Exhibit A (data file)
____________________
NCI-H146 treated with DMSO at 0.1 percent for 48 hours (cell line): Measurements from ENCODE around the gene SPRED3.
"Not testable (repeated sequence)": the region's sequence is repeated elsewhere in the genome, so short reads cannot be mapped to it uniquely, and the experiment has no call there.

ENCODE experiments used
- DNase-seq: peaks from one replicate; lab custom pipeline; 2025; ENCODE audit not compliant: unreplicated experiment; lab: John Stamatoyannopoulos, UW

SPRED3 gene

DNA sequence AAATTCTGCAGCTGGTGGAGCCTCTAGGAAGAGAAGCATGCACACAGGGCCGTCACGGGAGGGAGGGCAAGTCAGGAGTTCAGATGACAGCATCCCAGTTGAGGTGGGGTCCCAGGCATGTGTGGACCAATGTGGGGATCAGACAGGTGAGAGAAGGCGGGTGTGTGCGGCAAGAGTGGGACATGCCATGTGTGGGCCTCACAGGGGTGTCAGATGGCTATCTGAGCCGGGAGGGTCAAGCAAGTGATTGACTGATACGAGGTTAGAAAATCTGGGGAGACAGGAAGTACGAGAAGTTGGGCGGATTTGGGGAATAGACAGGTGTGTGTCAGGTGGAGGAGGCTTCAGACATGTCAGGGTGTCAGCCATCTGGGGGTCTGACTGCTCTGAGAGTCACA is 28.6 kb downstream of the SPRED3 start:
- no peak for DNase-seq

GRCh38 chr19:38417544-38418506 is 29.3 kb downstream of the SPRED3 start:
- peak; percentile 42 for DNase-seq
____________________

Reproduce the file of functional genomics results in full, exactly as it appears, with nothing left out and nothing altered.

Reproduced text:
NCI-H146 treated with DMSO at 0.1 percent for 48 hours (cell line): Measurements from ENCODE around the gene SPRED3.
"Not testable (repeated sequence)": the region's sequence is repeated elsewhere in the genome, so short reads cannot be mapped to it uniquely, and the experiment has no call there.

ENCODE experiments used
- DNase-seq: peaks from one replicate; lab custom pipeline; 2025; ENCODE audit not compliant: unreplicated experiment; lab: John Stamatoyannopoulos, UW

SPRED3 gene

DNA sequence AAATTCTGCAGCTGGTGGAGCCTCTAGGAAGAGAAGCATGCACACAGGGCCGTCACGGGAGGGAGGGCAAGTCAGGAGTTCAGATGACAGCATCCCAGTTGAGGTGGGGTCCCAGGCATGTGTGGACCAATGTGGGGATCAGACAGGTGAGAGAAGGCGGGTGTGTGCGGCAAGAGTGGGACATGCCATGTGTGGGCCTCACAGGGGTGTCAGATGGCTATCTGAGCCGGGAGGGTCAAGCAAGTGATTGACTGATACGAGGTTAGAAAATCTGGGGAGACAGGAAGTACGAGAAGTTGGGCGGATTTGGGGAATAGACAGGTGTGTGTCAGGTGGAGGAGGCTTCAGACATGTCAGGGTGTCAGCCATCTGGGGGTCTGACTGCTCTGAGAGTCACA is 28.6 kb downstream of the SPRED3 start:
- no peak for DNase-seq

GRCh38 chr19:38417544-38418506 is 29.3 kb downstream of the SPRED3 start:
- peak; percentile 42 for DNase-seq